Doreen is not friendly today because she is clearly worried about Little-Neville. Marnus is perturbed about this and watches as Doreen goes up to the station to see about Little-Neville. There is no news, and even though Mum tells her not to worry, Doreen says she knows something is wrong. Mum gives Doreen money for the train to Touwsrivier and tells her to phone when she finds out about her son. Little-Neville is the apple of Doreen’s eye and a good boy who wants to be a minister when he grows up.

Mum drives Marnus home. She looks at herself in the mirror and applies lipstick. Marnus tells her how pretty she is. They have lunch with Dad and the General on the veranda and discuss their holiday plans. The men also discuss Chile’s situation, and the General says it is good that Chile does not have so many blacks, they got rid of the worst Communists like Allende, and he thinks South Africa can learn from Chile.

In the afternoon the whole family and the General take a drive and Mum and Dad point out various sights. The General tells them about Chile and the Andes and the statue of Jesus. Ilse tries to speak in Spanish, and Marnus rolls his eyes.


Before light the men are surrounded; their position must have been known for a while. Marnus screams for everyone to run, knowing they have precious little time before the choppers arrive. He hears mortars dropping and men screaming, and knows it is every man for himself. He takes off running until the noise is distant.

Morning is breaking and his thoughts turn to the wounded. He also knows he must find water because his thirst is painful. His stomach cramps and he sit down against a tree. He wonders what Dad is doing at the moment, if he would angrily order troops to find his son. Now Marnus is alone, he thinks, and rues that no amount of training could have prevented this scenario.

Last night he was talking with his black section-leader, stopping short of asking him why he was here, “fighting against his own freedom” (119). The man told him men must make war. Marnus smiled and said “eventually you blacks could end up being the same as the bloody whites” to which the man asked, “Who else should we be like, Lieutenant?” (120), and walked away.


Marnus’ love for and idolization of his father are indisputable and, apparently, since we get to know older Marnus, long-lasting; however, in this section the reader has a glimpse of a fracture in their relationship, of a clarification of just how much this love and idolization are also tinged with fear and a desire to please. The scene with the shark on the line is thus a brutal one, for Dad refuses to help his son even though tears are streaming down his face and he is simply not physically able to pull the creature in himself. It is more important for Dad to save face via his son’s putative masculinity and strength in front of the General than to help that son out when he needs it. In such a masculine, patriarchal, and heteronormative society such as 1970s South Africa, Dad, who we learn by the end of the novel is a repressed homosexual or bisexual, clearly feels the need to demand the most strident adherence to those social norms from his son as well as himself.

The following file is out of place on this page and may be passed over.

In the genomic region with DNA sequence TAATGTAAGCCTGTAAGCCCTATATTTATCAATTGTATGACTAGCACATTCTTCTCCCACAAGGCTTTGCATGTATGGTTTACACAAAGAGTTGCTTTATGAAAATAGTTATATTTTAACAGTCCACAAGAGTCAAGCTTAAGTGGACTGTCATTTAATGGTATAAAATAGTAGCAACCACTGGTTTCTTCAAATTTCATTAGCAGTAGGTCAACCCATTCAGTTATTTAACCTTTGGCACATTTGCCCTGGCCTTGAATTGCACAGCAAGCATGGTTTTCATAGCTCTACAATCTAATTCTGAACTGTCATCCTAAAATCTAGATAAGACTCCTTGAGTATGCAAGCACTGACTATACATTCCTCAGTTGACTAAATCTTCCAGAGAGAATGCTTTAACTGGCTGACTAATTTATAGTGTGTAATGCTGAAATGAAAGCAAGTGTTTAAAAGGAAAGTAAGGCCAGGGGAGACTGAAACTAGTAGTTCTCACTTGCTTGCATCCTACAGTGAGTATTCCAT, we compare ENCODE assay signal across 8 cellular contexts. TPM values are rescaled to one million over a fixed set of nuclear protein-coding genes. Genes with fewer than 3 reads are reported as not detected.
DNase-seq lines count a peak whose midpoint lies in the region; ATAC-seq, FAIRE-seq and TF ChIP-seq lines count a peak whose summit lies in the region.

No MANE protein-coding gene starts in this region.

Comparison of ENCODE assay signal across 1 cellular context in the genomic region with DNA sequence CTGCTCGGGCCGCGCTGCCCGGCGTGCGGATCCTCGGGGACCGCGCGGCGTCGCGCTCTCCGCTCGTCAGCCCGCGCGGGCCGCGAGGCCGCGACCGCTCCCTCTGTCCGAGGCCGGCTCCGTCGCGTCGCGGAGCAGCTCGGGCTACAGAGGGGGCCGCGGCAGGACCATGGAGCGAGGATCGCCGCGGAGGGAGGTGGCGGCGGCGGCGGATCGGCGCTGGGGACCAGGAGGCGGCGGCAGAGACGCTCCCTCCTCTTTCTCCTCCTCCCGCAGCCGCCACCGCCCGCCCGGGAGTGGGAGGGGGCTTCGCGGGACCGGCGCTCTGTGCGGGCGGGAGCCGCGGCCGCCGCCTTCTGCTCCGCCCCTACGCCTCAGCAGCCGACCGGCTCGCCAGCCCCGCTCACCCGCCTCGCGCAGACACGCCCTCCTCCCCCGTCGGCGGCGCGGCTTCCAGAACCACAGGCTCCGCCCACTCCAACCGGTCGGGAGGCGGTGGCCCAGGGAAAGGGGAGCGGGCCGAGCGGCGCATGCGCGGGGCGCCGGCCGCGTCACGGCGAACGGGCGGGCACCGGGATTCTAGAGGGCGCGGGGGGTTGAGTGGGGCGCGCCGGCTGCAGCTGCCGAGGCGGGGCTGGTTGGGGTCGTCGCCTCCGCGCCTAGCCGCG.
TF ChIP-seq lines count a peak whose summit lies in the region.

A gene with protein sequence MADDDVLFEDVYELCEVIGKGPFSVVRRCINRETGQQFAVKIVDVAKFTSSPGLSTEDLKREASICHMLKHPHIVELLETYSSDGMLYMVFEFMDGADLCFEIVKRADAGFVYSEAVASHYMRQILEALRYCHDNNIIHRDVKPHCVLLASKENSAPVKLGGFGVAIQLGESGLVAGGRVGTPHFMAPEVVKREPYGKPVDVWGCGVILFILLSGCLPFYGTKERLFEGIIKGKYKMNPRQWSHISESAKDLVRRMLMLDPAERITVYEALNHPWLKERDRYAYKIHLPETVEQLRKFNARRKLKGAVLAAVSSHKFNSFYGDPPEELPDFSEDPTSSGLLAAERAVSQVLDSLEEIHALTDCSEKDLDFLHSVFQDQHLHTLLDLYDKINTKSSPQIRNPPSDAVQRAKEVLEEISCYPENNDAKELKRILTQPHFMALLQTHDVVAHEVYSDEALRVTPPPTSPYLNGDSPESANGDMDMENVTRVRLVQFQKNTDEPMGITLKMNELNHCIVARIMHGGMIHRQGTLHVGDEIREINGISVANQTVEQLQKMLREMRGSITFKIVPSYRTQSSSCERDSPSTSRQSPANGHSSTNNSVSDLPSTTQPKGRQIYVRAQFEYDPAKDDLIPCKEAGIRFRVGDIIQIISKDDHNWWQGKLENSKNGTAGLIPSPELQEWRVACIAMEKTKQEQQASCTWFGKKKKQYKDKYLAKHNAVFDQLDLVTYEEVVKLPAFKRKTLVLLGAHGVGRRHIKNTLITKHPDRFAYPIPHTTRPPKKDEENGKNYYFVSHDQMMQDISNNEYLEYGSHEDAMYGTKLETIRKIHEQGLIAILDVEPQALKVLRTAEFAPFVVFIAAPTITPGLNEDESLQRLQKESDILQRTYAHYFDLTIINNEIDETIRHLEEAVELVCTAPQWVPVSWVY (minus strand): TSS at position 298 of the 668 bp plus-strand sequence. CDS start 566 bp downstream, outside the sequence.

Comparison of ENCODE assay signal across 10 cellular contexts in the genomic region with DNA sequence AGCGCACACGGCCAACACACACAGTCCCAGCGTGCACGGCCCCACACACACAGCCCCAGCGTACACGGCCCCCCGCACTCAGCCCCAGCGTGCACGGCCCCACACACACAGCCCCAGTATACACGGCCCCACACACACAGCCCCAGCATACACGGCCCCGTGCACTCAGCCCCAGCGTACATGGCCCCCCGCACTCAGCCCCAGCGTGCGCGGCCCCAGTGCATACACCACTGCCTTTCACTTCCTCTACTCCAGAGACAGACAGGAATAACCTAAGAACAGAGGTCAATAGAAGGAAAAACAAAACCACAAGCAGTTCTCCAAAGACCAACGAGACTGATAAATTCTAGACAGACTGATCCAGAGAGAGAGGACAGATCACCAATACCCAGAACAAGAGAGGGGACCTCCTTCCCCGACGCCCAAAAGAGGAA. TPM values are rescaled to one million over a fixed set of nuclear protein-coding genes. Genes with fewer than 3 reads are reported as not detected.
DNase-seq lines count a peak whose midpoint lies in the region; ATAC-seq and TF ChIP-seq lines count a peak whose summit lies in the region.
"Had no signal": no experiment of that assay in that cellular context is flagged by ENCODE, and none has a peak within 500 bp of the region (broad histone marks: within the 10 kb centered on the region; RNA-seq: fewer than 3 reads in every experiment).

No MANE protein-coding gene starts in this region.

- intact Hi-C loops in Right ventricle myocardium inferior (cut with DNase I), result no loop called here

In this section we also get to know Mum a bit better. Recall Tannie Karla’s assertion that she would never marry because “she’d seen enough of how Dad oppresses Mum to make sure she’d stay away from marriage for life. She’d never allow a man to tread her into the ground like Dad does to Mum” (107). Though it makes sense why Mum would be offended, there’s a great deal of truth to Karla’s claims. Mum no longer sings opera but instead is a homemaker. Yet, what is more subtle but also more telling is the fact that Mum needs to keep “little secrets,” as she calls them, from Dad. She doesn’t listen to jazz in front of him and says “we should keep it as our secret” (102). She also never told Dad that she was taking the children to visit Karla, clearly showing that she does not stick up for her convictions because she does not want to risk Dad’s disapproval or anger. It is perhaps not surprising, then, that she ends up sleeping with the General—he’s a double of sorts for Dad, but he also has no power over her and thus she can retain some of her own individuality.

Critic Rita Barnard identifies Leonore’s secrets as representative of secrets on a larger scale. She writes, “These secrets [in the novel], as it turns out, range from small things, like Leonore's furtive enjoyment of jazz, to grave affairs of state, like South Africa’s covert war in Angola, represented here as deceitful on every imaginable level, from the boldfaced denial of the presence of South African forces in the country, to the officers’ refusal to tell their troops about the enemy’s numerical superiority, to their failure to disclose the circumstances of individual soldiers’ deaths to their kin.”

Returning to Karla, it will be Ilse, not Leonore, who eventually takes up her mantle. Cheryl Stobie describes Karla’s letter to her sister thusly: “The letter is couched in the language of moderate, reasonable, humanist values and evokes an alternative of women’s community, as it implores Leonore to embrace her daughter Ilse for Karla.” Stobie also notes that Ilse goes abroad like Karla, and seems to “gain a wider perspective on the univocal message of her ideological background.” This allows her to become “her aunt’s standard-bearer of decent values, but within the society she critiques.” By this point in the novel she has already evinced some discomfort with aspects of her society, but Little-Neville’s death in the subsequent section will cement her antipathy.